I’ve lived here for 42 years, so it’s not like I don’t have an understanding of Ojibwe culture, or an overview of Haudenosaunee culture. All the way through my life, I was always going towards my people. I’ve made it my life business to know. It’s not just coming from my cultural background. It comes from all of the marvelous old ones who took the time to teach me and share with me. I have a very eclectic support system and set of teachers, that come from many indigenous backgrounds. From Ojibwe, from Six Nations, specifically Oneida, from Akwesasne. I have teachers in Navajo country, Cree country, Plains Cree. Lakota, Dakota, Saulteaux. Because I grew up in the Yukon, I have an understanding of Gwich’in and I grew up among those relatives. I went to school on the West coast, so I have an understanding of those regional cultures from being there. I also have an eclectic collection of international teachers. I have teachers from Australia, New Zealand, Tibet, Russia, particularly from the Yagudin tribe of Siberia. I had relatives who lived in Northern Canada, so I had a chance to learn a little about Inuit ways of doing things, and how they are with each other. I was really lucky that way. I’ve also been fortunate to have spent a long time with the Tibetan people when they were refugees in Ontario.
What are some of the special challenges of working with an urban native population?
It’s the diversity of culture. Even though I’ve had this eclectic and educational cultural background, I’m still limited. The diversity of cultures is challenging when you want to get specific about things. When people want specific life-stage ceremonies, or specific healing ceremonies, it can become challenging. But it’s not a negative! It’s more like, “Wow, I get to learn something new too.” I’m not the only person here who does the sourcing and resourcing for these types of things. We have a Cultural Coordinator, and we have a woman who manages the cultural portfolio for the agency. We have all the workers here, and many of them come from different indigenous background, and they all bring their knowledge to the table. It’s a matter of learning.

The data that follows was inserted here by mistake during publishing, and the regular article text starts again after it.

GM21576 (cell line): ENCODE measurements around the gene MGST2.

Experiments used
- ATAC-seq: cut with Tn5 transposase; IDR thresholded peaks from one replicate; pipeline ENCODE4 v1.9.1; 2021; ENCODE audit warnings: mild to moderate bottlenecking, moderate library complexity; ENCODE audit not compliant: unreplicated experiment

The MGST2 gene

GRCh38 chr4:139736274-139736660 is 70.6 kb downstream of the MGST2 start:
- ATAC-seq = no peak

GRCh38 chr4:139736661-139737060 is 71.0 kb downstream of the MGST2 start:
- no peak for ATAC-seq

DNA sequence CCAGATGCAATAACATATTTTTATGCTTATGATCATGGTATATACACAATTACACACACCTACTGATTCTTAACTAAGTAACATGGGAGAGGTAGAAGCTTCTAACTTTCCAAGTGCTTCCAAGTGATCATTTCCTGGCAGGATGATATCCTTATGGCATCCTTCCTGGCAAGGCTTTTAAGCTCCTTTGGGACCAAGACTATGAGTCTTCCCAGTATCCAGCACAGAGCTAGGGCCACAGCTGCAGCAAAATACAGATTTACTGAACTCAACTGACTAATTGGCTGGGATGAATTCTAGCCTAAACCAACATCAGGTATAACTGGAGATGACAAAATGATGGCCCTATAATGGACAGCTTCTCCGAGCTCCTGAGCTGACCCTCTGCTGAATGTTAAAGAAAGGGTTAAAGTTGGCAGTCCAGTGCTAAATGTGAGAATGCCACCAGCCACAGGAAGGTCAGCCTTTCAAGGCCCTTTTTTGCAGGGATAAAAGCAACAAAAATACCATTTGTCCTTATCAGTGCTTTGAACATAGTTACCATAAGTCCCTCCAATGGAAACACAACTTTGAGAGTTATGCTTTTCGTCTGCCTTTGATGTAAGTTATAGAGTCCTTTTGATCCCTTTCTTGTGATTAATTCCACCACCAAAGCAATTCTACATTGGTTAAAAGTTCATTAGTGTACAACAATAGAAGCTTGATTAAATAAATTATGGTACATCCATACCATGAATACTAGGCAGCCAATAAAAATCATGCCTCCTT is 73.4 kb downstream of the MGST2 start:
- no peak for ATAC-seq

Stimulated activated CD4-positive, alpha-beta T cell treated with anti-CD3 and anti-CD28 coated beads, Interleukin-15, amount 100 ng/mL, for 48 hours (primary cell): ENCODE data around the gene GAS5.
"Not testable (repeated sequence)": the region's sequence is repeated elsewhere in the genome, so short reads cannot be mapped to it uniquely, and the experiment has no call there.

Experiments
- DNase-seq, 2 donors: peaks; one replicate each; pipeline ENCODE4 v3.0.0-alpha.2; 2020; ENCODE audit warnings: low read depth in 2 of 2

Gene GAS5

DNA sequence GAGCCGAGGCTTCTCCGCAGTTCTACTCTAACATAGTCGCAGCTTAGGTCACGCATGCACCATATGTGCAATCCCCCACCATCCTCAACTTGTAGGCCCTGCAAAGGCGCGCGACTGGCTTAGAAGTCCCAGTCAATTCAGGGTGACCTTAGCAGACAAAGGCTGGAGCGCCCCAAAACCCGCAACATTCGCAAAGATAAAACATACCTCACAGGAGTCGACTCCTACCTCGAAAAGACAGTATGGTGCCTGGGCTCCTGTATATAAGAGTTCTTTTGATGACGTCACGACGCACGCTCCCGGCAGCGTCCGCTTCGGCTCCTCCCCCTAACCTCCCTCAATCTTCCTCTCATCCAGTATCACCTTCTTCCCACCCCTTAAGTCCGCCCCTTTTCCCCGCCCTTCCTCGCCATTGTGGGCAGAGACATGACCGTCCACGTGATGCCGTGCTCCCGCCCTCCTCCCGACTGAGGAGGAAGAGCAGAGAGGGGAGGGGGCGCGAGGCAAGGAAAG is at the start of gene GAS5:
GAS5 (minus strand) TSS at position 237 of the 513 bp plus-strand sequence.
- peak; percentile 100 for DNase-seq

Is there a moment that you feel really exemplifies the work that you do as a KooKum? Has there been a moment where you thought, “Wow, I really nailed being a grandma today”?
There’s no way I’m ever going to be able to nail this job. You can’t get a degree in life. Everyone is on a constant learning curve, from the time they breathe life for the first time, to the time they rebirth themselves into the spirit world. There is no nailing it. It’s an ever-evolving experience. There’s always the learning. That’s what I love about it. This isn’t just a job. This is my life.